Hannah Gasper was born with a traveler’s heart.
So, it’s a bit of an irony that the 24-year-old Dubuque native doesn’t credit abundant trips in her youth as part of what stoked that fire.
“My family was always busy with the sports we were involved in as kids,” Gasper said. “So, I didn’t grow up traveling. I took my first plane ride in college, and it was so cool that I decided I wanted to do more of it. I started traveling with friends to places like California and Colorado.”
But it was studying abroad in Rome, Italy, during her senior year as a graphic design major at Iowa State University that really changed the tide.
“Every week, I would travel to another city or country — from Rome to Paris and back,” Gasper said. “Pretty soon, I had visited 10 countries. It opened my eyes to different ways of life. Having that kind of view of the world helps you to know what you want in your own life. It also makes you want to experience more of those kinds of things. It was fulfilling and brought me so much joy, I wanted to continue to make travel a priority.”
Despite returning from Italy to the COVID-19 pandemic — which put travel on hold for nearly everyone for two or more years — as well as postponing a trip to Barcelona, Gasper has made good on keeping that priority.
She recently returned to traveling, taking her first solo trip to New York City for one week in October 2021.
That seems to have lit yet another flame in Gasper, speaking to a trend that continues to grow.
According to a 2022 survey, 32 million single American women have traveled alone at least once in the past year, with one in three traveling solo five times or more. Of the women surveyed, 59% of those travelers said they would travel alone again in the next 12 months, with 86% saying they are not afraid to travel alone.
Furthermore, the search volume for “female solo traveler” has increased by 62% across all search engines in the wake of the pandemic.
For partnered women, 65% report having traveled without their significant others, with 80% of travel decisions being made by women with families.
Those statistics have led travel companies to ramp up their women-only focus by approximately 230%.
Gasper said traveling solo has its “highs and lows” but, for the most part, the perks far outweigh the hesitation one might experience.
“At first, it was a little stressful dealing with everything alone,” she said. “But it also was a huge confidence-builder knowing that I could handle it by myself. I also liked knowing that I could set my own agenda and do what I wanted to do from day to day and in the moment, without rigid plans in place.”
Some of those activities included visiting Times Square, taking in Central Park, seeing three Broadway shows, hopping aboard the Staten Island Ferry and catching views of the city from high atop Rockefeller Center.
“It was amazing,” Gasper said. “I could go to New York everyday. It’s the perfect city for solo travel because there is just so much to see and do.”
Planning your trip
Gasper recommends using web tools such as Expedia to compare and book flights and hotels. However, local travel agents also can help plan and book for you if you’re not quite sure where to get started or if you’re feeling overwhelmed. They are well-versed on the latest travel deals, as well as determining the easiest course to take.
Gasper also suggests packing appropriately for your destination.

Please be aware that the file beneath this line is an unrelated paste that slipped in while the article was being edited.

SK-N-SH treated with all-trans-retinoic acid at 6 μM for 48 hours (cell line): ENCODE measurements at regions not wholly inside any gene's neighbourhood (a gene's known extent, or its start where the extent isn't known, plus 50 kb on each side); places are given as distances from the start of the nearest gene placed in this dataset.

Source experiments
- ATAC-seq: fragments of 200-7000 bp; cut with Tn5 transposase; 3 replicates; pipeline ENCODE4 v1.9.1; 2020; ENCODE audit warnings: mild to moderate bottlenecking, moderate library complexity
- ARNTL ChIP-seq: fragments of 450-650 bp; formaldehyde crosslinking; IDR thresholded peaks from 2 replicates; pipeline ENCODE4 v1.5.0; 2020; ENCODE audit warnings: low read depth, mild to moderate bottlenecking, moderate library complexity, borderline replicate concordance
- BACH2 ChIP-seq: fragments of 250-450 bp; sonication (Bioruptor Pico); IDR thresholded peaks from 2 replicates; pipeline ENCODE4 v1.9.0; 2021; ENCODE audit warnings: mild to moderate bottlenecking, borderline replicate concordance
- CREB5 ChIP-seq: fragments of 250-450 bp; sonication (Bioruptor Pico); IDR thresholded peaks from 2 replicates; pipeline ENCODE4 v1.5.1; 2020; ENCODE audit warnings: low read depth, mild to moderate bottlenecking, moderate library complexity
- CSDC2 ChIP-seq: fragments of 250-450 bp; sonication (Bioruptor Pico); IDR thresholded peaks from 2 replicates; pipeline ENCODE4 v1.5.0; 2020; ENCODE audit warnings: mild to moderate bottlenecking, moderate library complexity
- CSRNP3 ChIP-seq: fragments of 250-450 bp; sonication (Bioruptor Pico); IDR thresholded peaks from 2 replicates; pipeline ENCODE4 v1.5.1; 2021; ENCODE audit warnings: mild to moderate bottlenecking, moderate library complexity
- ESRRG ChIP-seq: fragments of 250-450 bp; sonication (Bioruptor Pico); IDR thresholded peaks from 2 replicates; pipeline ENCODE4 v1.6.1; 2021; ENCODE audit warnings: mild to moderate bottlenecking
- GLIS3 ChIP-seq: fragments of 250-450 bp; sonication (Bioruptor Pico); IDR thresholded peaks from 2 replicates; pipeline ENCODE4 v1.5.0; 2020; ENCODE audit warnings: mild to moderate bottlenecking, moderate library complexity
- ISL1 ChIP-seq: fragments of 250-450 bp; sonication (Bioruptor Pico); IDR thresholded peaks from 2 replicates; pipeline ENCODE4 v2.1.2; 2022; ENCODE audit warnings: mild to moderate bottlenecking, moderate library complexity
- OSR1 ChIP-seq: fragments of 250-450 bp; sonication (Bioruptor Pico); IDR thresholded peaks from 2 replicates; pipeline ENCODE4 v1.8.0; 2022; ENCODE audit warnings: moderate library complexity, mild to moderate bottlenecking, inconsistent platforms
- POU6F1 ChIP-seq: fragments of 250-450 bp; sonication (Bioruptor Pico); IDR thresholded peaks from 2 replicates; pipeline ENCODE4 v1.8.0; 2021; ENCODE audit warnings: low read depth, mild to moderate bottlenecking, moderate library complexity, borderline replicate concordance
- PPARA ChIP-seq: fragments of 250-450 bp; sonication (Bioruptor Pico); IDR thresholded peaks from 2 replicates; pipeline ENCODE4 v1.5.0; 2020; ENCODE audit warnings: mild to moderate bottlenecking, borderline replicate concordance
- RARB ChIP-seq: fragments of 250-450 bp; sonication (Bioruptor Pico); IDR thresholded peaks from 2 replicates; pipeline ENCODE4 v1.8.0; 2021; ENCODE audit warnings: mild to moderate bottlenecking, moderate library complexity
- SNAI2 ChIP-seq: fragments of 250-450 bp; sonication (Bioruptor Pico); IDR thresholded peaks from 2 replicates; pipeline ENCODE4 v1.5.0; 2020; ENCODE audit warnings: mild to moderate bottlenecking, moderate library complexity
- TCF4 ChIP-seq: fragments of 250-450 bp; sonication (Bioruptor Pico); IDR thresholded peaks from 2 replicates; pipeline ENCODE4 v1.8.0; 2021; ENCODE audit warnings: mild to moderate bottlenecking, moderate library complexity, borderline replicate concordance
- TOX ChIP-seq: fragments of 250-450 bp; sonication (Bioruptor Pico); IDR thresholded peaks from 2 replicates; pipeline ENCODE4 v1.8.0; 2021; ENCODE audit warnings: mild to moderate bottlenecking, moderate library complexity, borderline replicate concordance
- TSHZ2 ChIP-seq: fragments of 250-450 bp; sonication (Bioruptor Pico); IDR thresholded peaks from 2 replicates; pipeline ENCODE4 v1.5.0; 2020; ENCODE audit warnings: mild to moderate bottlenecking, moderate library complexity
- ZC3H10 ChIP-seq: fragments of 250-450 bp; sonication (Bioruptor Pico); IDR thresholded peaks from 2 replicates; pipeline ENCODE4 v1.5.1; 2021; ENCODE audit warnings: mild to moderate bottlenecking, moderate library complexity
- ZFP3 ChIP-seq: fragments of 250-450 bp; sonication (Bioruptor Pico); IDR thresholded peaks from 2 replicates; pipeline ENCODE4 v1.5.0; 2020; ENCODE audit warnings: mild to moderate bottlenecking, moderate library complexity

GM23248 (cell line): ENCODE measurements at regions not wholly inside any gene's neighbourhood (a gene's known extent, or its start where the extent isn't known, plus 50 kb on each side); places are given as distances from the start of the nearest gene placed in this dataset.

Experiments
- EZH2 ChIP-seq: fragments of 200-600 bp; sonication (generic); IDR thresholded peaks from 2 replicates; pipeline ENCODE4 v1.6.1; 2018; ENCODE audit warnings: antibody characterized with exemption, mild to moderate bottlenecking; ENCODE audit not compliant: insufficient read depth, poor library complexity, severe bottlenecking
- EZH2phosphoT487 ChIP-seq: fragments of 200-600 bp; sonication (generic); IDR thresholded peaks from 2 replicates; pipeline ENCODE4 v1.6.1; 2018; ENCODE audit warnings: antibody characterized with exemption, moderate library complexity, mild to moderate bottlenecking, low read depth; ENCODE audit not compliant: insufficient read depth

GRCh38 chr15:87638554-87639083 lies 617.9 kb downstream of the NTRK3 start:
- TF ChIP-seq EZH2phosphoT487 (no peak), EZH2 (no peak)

“In New York, I was probably walking 18 miles per day,” she said with a laugh. “So, pack appropriate shoes. Pack for comfort. Pack what you know you’ll actually be wearing, and see if you can rewear clothing.”
She also advised bringing a reusable water bottle.
“Most cities will have public places for you to fill up,” she said.
Playing it safe
Despite the popularity and increase in solo travel, safety precautions should be taken.
Travel experts advise anyone planning a trip on their own to do their homework before traveling, knowing about where they’ll be, what they’ll be doing and what they should expect.
Gasper said her experience traveling alone and with friends has shown larger cities to be accommodating.
“Stay in well-populated areas,” she said. “And especially if you’re traveling alone, act as though you belong and know what you’re doing. Walk with your head up, be aware of your surroundings and be confident. People will be less likely to mess with you.”
However, Gasper added that the ideal trip will look different for everyone.
“Some people might feel safer in more secluded areas and enjoy something like hiking in nature more,” she said. “Different people will have different ideas of what travel experiences feel right for them.”
Gasper also said that travel experience, more than age, plays a role in determining what kind of trip is best for you.
“Age is just a number,” she said. “It really comes down to maturity. There are some younger people who maybe have had a lot of experience traveling and feel as though they can navigate their travels with confidence, while someone else who is older has maybe only taken two trips in their entire life. The main point is don’t let your age deter you. Go by how ready you feel.”
On the horizon
When not traveling, Gasper is a graphic designer for Cottingham & Butler’s HealthCheck360. She also practices yoga, loves reading, and is a coffee and plant enthusiast.
Close to home, she plans to spend some time this summer in Maquoketa, Iowa, at her family’s cabin, a location her grandfather bought and fixed up for the family years ago. But she’s always planning for her next great adventure.
“I’d love to explore more of the Northwest, like Portland,” Gasper said. “I think my next city overseas will be Budapest. Travel is just something you have to go out and do. So, if you want to, don’t wait for the opportunity. Just do it.”
Megan Gloss writes for the Telegraph Herald.